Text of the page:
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Latest: Tuesday August 15, 2000 06:40 PM

Rx For Trouble  

Did Romo's fondness for pharmaceuticals go too far?

By Don Yaeger

Sports Illustrated

Broncos linebacker Bill Romanowski's propensity for pill-popping is well known. Pick a color, and Romanowski, 34, has a vitamin or mineral supplement to match. To teammates he's known as Rx. But his reputation took on a more unseemly tone last week.

On Aug. 9, a Douglas County (Colo.) grand jury handed down a four-count felony indictment charging Romanowski with using friends and family to help him fraudulently obtain large quantities of phentermine, a controlled-substance diet drug whose effects in certain doses mimic those of amphetamines. If found guilty of all charges, Romanowski could face as many as nine years in prison.

From September 1998 to January '99, according to law enforcement documents obtained by SI, the Romanowskis directed Lori Johnson, 36, to obtain upward of 500 phentermine pills, more than five times as many as would have been prescribed on a standard diet plan. Romanowski's wife, Julie, 33, was charged in May with fraudulently obtaining a controlled substance. (She has yet to be arraigned.) Johnson and the Romanowskis' doctor pleaded guilty in January and received light sentences. No one denies that the drugs were for Romanowski.

Johnson's lawyer told SI that on numerous occasions, at the Romanowskis' request, Johnson obtained phentermine -- which, according to a University of Colorado pharmacologist who testified to the grand jury, could allow an athlete to "experience increased mental alertness and masking of fatigue" -- and prescription-strength ephedrine and delivered both to the Romanowskis' house. Mixing the two, one knowledgeable source close to the investigation said, "would give you the pharmacologic equivalent of crack cocaine, an amazing buzz that makes you alert and reckless."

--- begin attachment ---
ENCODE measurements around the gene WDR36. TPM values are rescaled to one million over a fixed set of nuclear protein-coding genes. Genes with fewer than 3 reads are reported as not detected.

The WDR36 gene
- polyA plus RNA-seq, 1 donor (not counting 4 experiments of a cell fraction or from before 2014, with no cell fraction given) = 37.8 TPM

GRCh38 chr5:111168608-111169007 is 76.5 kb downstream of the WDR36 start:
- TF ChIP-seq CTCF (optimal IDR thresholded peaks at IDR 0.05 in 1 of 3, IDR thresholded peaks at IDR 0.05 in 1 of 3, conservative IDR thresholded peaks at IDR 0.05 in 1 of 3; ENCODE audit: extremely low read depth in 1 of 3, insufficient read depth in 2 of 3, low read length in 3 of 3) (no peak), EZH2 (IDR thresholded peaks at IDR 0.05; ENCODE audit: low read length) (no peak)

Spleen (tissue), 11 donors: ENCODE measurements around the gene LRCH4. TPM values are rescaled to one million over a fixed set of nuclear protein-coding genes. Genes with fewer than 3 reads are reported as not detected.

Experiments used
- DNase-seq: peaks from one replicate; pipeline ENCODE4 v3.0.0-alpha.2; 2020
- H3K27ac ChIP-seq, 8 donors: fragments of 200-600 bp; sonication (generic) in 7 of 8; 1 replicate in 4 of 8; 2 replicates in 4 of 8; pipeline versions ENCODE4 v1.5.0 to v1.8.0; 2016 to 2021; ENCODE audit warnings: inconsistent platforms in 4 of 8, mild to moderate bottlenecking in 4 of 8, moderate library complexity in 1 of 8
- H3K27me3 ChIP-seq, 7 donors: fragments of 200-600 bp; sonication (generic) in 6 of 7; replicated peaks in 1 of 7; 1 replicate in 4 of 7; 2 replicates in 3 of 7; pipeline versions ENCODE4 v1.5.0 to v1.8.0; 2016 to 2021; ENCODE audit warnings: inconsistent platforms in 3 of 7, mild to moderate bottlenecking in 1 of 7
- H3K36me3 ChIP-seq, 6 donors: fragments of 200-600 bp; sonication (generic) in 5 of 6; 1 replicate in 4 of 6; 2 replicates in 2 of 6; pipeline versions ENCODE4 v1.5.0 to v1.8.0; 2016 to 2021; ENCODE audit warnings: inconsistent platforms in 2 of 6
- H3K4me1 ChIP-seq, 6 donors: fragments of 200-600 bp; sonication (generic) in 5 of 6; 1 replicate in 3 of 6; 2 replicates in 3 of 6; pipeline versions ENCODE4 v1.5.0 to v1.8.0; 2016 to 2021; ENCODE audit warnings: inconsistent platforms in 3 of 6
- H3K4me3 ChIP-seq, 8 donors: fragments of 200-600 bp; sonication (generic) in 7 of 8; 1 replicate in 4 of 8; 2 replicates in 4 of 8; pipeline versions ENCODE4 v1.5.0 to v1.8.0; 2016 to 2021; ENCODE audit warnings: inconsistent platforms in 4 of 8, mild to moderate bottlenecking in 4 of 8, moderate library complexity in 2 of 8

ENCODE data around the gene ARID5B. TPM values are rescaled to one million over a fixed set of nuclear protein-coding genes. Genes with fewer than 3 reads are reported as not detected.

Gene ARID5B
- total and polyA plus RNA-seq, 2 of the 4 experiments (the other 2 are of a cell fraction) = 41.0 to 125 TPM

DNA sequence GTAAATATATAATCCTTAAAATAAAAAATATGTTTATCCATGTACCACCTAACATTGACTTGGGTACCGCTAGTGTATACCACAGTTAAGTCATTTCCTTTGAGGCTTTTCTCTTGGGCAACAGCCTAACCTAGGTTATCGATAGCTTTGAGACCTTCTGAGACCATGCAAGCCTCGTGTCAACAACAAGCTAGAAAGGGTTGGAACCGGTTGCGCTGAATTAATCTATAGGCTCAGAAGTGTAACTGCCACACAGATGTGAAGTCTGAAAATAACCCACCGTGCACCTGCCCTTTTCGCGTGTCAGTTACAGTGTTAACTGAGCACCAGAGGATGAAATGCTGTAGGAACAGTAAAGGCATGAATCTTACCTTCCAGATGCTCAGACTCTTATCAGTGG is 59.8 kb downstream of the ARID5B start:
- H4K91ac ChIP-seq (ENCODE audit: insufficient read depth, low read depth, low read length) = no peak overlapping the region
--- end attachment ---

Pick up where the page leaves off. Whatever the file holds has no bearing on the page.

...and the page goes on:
Romanowski's lawyers deny their client was mixing the drugs. They say there's an explanation for his amassing the quantity of pills but decline to give it pending the trial. Romanowski reportedly told investigators that he took no more than one pill before every game. That leaves hundreds of pills unaccounted for.

Denver coach Mike Shanahan has said the Romanowski case won't be a distraction to the Broncos, but already guard David Diaz-Infante has told authorities he received phentermine from Romanowski on one occasion. Sources close to the case say former Bronco Martin Harrison also provided a written statement to prosecutors detailing Romanowski's alleged offers of pregame stimulants. One white player told the grand jury that Romanowski suggested the substances would allow him and Romanowski to compete on a level field with African-American players.

"[Romanowski's] exact words were, 'We have to go up against the black guys....'" the player told SI. "He said, 'They're faster and stronger, and we have to take advantage of this. It is the only way we can compete with the black guys.' He didn't say 'black guys,' he used the n word."

Romanowski's lawyer Jeff Springer acknowledged that the grand jury looked at the possibility that his client was providing drugs to players, but, Springer says, "[the jurors] obviously rejected that theory." He also denies Romanowski said anything about black players. Springer says his client intends to fight all charges. The case isn't expected to go to trial until after the season. Romanowski remains Denver's projected starter at left outside linebacker.

Issue date: August 21, 2000

For more Scorecard see this week's issue of Sports Illustrated, on newsstands Wednesday, August 16. Click here to subscribe to SI.

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